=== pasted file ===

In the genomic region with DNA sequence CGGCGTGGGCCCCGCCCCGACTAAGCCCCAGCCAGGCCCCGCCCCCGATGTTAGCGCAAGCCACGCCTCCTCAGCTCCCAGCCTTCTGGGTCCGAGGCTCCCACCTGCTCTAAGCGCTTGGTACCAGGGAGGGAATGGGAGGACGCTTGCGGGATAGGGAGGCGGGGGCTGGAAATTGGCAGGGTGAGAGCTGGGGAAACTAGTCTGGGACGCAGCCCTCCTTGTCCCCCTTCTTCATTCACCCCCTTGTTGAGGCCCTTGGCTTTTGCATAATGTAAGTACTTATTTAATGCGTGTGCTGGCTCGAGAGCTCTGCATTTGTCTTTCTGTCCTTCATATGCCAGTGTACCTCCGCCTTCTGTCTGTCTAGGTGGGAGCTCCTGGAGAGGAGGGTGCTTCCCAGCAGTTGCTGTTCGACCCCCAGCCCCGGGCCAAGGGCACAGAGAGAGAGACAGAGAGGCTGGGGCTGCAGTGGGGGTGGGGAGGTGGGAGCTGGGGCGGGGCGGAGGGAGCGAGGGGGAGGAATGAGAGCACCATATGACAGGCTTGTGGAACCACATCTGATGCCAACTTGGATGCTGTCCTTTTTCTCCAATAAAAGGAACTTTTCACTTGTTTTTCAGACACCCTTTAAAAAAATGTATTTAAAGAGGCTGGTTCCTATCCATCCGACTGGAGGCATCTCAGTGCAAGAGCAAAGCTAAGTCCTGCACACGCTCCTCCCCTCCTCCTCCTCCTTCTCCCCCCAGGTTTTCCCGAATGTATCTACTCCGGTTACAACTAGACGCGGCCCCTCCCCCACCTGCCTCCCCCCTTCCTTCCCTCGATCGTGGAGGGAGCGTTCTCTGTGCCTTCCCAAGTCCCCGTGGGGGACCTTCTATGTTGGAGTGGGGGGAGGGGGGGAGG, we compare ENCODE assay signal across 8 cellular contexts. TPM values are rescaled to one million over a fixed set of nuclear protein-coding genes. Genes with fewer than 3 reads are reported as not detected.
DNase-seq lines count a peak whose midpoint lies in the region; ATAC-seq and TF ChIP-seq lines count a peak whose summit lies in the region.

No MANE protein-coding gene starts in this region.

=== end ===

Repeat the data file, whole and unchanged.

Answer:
In the genomic region with DNA sequence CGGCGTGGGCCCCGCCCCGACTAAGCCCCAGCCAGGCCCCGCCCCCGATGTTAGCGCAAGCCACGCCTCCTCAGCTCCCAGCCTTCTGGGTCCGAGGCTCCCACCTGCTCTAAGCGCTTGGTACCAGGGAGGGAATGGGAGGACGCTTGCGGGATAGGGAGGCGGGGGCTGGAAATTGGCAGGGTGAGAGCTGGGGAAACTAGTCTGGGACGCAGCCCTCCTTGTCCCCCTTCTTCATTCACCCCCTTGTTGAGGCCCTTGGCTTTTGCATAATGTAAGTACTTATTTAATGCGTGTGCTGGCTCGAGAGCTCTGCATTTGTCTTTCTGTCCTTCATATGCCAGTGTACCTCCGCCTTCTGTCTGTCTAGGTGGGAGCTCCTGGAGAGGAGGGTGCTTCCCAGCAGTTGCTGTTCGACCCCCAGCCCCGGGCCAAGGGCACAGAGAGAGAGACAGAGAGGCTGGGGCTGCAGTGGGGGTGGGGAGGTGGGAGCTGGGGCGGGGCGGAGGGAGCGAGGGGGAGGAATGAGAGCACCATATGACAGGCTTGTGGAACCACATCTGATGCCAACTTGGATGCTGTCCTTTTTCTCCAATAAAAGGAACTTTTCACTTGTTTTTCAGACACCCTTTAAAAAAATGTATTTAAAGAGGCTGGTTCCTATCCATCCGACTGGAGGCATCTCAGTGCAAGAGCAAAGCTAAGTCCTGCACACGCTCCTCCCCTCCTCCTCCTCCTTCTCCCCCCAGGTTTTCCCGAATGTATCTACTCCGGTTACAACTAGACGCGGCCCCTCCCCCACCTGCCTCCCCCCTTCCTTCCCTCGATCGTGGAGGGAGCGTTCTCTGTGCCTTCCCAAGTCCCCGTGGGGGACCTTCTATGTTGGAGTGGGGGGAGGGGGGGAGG, we compare ENCODE assay signal across 8 cellular contexts. TPM values are rescaled to one million over a fixed set of nuclear protein-coding genes. Genes with fewer than 3 reads are reported as not detected.
DNase-seq lines count a peak whose midpoint lies in the region; ATAC-seq and TF ChIP-seq lines count a peak whose summit lies in the region.

No MANE protein-coding gene starts in this region.